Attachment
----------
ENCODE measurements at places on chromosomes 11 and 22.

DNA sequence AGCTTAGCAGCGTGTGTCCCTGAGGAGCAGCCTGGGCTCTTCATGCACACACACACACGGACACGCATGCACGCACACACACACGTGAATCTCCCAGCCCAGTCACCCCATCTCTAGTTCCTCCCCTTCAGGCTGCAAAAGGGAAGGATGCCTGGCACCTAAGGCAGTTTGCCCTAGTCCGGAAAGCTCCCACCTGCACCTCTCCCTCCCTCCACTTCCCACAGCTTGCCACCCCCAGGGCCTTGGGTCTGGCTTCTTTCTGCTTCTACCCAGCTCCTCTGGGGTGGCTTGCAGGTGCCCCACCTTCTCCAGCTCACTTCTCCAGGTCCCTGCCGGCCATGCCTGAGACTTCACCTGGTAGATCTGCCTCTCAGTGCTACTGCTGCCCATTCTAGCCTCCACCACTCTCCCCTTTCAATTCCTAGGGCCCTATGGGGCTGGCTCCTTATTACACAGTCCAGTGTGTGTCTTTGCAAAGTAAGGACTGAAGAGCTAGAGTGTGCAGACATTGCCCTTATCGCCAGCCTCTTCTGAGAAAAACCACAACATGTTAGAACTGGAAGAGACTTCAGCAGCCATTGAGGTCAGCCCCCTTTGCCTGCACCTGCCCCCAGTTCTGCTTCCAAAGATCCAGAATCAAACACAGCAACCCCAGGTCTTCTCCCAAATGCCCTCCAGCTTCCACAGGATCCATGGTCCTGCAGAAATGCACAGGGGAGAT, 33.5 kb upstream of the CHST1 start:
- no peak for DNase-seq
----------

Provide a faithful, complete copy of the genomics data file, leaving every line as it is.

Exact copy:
ENCODE measurements at places on chromosomes 11 and 22.

DNA sequence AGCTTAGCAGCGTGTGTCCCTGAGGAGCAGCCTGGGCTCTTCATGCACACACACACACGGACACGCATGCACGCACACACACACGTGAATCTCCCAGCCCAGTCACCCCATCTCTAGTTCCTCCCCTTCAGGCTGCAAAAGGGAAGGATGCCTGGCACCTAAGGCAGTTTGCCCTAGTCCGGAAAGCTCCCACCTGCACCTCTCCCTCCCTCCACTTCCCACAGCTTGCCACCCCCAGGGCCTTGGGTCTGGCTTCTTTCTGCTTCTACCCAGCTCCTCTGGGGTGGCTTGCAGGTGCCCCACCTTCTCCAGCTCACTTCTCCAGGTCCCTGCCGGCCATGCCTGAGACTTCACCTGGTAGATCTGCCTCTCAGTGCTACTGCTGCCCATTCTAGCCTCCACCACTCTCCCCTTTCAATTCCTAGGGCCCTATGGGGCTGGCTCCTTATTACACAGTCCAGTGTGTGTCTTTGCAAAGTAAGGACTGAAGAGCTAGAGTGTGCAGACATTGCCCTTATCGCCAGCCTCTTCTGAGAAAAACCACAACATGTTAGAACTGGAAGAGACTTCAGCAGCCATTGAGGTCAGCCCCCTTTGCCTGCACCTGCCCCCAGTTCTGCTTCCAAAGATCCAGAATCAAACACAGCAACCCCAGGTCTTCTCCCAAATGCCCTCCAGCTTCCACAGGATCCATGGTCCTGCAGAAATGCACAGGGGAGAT, 33.5 kb upstream of the CHST1 start:
- no peak for DNase-seq